Food & Drink

Wood smoke, spice rubs and smiles Veteran opens Smoke'n BBQ Pitts in NewBo City Market

Brooke Schwartz (center) rings up Seth Pennock (left) of Cedar Rapids as he orders lunch at Smoke’n BBQ Pitts in NewBo City Market in Cedar Rapids Thursday, Oct. 4, 2018. After years of cooking for private and church events, Jim Pitts wants to share his beef, pork and chicken dressed with homemade dry rubs and sauces with a wider audience. (Rebecca F. Miller/The Gazette)
Brooke Schwartz (center) rings up Seth Pennock (left) of Cedar Rapids as he orders lunch at Smoke’n BBQ Pitts in NewBo City Market in Cedar Rapids Thursday, Oct. 4, 2018. After years of cooking for private and church events, Jim Pitts wants to share his beef, pork and chicken dressed with homemade dry rubs and sauces with a wider audience. (Rebecca F. Miller/The Gazette)
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CEDAR RAPIDS — Jim Pitts, grew up learning to cook from his mother Shirley Pitts and grandmother Viola Pitts.

“I was always the one that stood by my mother or grandmother, licking the bowls. I was always watching and learning,” he said. “It was a passion that was instilled in me.”

He’s channeling that passion into his business Smoke’n BBQ Pitts, which opened in NewBo City Market at the end of September with a limited menu featuring things like pulled pork and beef brisket sandwiches, smoke pork tenderloin, barbecue nachos, wings and a few sides.

He plans to expand his offerings with more sides and desserts, including cobblers and pies he cooks in his smoker. That’s a technique he picked up from his grandmother.

“My grandmother used a wood smoke oven even into the 1960s. She just liked using it,” he said. “It gives them a rustic, wood-fired baked flavor.”

His favorite smoked dessert is pecan pie.

“The wood roasting of the pecans, and the crust absorbing the wood flavor, too, just wakes up the whole pie,” he said.

He said he models his barbecue style after Central Texas barbecue, using a dry rub only.

“But I take ideas from different regions to make my own style and have a little flair,” he added.

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His business aspirations don’t end with the NewBo City Market stand. He envisions a fleet of franchised barbecue food trucks, along with a brick and mortar restaurant. He also creates his own sauces and dry rubs, which he plans to package and sell.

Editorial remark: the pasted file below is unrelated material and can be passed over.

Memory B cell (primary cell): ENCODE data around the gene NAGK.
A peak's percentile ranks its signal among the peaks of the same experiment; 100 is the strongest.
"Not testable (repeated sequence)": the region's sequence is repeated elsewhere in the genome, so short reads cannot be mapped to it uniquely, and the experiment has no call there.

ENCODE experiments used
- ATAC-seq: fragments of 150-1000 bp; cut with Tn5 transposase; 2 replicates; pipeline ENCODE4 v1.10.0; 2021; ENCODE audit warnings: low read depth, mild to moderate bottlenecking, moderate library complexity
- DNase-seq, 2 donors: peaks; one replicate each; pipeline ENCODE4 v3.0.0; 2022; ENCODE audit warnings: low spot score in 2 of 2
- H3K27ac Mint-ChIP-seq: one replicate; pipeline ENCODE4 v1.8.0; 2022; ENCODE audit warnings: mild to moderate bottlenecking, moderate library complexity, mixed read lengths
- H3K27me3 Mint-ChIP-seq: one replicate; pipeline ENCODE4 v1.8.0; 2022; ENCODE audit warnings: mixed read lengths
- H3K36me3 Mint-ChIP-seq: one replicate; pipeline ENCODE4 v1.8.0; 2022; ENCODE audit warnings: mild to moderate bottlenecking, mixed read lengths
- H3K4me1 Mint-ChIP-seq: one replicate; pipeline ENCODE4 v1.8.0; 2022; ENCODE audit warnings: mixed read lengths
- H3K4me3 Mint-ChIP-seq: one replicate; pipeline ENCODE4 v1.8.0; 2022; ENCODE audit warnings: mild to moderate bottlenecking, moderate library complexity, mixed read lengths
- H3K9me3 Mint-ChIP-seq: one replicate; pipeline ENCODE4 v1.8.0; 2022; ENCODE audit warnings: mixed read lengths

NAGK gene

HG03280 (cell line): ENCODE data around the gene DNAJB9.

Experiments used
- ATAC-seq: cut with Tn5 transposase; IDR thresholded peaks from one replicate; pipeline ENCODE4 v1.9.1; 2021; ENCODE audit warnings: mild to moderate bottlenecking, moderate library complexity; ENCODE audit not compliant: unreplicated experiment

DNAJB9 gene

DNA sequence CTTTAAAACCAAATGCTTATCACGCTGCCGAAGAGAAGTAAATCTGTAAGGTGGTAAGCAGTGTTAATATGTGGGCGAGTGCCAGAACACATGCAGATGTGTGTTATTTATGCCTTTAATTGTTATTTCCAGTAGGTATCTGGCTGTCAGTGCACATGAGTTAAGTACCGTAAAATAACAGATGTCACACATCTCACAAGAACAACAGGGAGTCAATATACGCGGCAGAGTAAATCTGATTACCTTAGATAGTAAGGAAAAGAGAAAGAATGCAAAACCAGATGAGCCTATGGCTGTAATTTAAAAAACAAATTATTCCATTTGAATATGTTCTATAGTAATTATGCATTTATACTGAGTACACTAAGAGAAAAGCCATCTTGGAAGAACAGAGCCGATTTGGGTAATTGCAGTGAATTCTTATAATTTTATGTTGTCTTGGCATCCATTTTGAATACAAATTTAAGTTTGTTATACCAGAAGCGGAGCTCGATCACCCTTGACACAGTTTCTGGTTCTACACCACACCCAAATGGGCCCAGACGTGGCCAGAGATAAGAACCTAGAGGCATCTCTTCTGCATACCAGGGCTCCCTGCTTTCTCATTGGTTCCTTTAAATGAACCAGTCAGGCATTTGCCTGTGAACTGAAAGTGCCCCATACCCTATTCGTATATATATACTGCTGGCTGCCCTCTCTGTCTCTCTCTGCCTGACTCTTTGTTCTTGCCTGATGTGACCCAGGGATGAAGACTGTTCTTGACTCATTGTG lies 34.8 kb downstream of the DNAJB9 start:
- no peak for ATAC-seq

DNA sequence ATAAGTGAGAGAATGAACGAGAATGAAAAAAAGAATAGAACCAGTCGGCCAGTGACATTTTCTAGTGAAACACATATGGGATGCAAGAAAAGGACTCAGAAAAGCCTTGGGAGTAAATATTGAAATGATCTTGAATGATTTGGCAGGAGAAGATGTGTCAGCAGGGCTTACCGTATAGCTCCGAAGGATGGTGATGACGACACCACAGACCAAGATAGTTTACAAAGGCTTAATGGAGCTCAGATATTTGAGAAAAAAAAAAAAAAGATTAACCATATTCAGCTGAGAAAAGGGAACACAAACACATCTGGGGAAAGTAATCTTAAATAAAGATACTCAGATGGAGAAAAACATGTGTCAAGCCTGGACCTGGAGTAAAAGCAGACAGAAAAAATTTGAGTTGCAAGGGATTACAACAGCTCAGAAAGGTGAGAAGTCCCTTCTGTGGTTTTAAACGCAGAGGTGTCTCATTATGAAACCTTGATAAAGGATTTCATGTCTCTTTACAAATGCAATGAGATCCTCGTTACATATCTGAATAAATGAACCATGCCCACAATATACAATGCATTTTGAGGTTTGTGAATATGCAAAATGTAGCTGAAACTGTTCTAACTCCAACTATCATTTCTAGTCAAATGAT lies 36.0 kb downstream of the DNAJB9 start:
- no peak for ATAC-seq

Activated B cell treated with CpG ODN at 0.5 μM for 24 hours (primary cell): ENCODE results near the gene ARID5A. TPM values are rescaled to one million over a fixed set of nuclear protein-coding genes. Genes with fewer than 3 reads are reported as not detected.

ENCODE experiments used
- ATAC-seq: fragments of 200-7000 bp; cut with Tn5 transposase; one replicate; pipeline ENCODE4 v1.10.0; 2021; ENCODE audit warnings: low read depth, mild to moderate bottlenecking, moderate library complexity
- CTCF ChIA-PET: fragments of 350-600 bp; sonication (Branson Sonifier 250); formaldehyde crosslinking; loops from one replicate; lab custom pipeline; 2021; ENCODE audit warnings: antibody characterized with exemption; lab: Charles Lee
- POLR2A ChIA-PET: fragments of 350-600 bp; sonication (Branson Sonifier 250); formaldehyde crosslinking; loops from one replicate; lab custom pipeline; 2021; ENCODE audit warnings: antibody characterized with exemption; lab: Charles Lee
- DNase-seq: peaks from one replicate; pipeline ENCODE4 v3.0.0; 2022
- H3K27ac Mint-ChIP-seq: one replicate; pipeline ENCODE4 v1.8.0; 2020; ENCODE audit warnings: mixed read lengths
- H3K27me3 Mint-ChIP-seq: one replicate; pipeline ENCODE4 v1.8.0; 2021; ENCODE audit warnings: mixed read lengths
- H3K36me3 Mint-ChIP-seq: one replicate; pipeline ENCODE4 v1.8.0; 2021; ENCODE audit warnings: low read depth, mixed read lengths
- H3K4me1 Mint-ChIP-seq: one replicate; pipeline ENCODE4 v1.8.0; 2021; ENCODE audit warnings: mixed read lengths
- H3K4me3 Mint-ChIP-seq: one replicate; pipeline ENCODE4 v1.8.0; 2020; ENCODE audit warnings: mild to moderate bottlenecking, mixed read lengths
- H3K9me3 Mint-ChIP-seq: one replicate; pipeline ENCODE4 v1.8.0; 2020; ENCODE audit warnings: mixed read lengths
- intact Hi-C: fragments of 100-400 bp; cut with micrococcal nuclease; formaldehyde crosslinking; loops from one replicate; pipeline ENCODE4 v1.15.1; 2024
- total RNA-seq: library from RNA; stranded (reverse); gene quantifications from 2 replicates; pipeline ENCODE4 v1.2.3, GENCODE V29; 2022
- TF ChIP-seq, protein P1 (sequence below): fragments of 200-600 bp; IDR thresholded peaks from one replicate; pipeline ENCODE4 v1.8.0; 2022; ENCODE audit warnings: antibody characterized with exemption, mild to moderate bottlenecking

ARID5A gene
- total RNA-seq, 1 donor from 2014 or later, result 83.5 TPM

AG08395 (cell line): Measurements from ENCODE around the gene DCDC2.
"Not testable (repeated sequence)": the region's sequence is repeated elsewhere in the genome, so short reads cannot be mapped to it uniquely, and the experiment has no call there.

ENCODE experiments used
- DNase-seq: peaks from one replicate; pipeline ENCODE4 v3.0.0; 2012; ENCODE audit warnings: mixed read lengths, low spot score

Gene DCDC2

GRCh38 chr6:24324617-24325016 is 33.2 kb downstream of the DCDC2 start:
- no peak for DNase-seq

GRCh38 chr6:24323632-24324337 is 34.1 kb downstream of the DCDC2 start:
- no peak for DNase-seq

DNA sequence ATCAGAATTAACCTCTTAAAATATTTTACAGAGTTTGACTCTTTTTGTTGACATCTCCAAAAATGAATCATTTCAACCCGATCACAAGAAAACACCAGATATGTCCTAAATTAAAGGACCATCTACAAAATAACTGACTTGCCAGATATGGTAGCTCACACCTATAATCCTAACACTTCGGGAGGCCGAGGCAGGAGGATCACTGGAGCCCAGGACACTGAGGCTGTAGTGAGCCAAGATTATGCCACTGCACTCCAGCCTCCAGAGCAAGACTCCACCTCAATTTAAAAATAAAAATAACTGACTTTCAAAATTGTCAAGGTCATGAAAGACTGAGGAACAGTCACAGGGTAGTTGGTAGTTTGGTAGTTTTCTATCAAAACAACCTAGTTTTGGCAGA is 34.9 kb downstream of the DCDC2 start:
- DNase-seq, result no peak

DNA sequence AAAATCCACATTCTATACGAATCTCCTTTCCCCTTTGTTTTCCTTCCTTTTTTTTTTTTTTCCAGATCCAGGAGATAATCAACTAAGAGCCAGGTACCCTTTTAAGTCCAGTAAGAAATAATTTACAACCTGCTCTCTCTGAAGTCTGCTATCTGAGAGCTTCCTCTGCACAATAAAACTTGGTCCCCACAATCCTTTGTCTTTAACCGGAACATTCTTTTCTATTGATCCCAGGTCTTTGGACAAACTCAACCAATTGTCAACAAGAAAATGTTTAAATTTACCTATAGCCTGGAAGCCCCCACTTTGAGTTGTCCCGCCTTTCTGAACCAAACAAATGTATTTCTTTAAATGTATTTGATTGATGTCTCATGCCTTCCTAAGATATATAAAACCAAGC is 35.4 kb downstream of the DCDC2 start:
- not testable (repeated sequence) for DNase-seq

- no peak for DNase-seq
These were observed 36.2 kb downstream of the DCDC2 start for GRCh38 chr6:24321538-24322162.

Barbecue hasn’t always been his career of choice. Born and raised in the Cedar Rapids area, he retired from the air force in 1995 after serving in the Gulf War.

“I wanted to move back home, replant my roots,” he said.

He worked a variety of jobs, everything from operating a camera for TV news to driving a delivery truck to managing an AutoZone. He still drives a school bus part time.

“I like the kids. It makes things fun. I don’t have many grandkids locally, so I get my fill of kids, with all different types of personalities,” he said.

Around 2004 he got a bullet-style charcoal meat smoker, which he used to smoke meat for his son’s graduation party. Family and friends gave good feedback, and soon people were hiring him to smoke meat for their own parties. He started smoking for birthdays, reunions and even weddings.

“After years of peer pressure and encouragement and people hinting toward it, I decided I need to make this a business,” he said.

In 2016, he got a business license, outfitted a trailer and started catering big events. The first major gig he did was pulled pork for 400 people at his church. That went well, so he booked a vendor spot at the Cedar Rapids Freedom Festival.

“I was selling barbecue until lights out for the fireworks — almost 300 pounds of cooked meat,” he said. “That sealed the deal. If I can handle that kind of a crowd, I don’t think there’s anything I can’t handle.”

There’s some stress involved, but he said it’s worth it.

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“It’s tiresome, sure, but I don’t feel like its work. It’s a hobby. I have fun, I love it,” he said. “I do it for the smiles on people’s faces. That’s my biggest reward. My grandmother always said her favorite customer was the one with the smile on their face.”

Comments: (319) 398-8339; alison.gowans@thegazette.com

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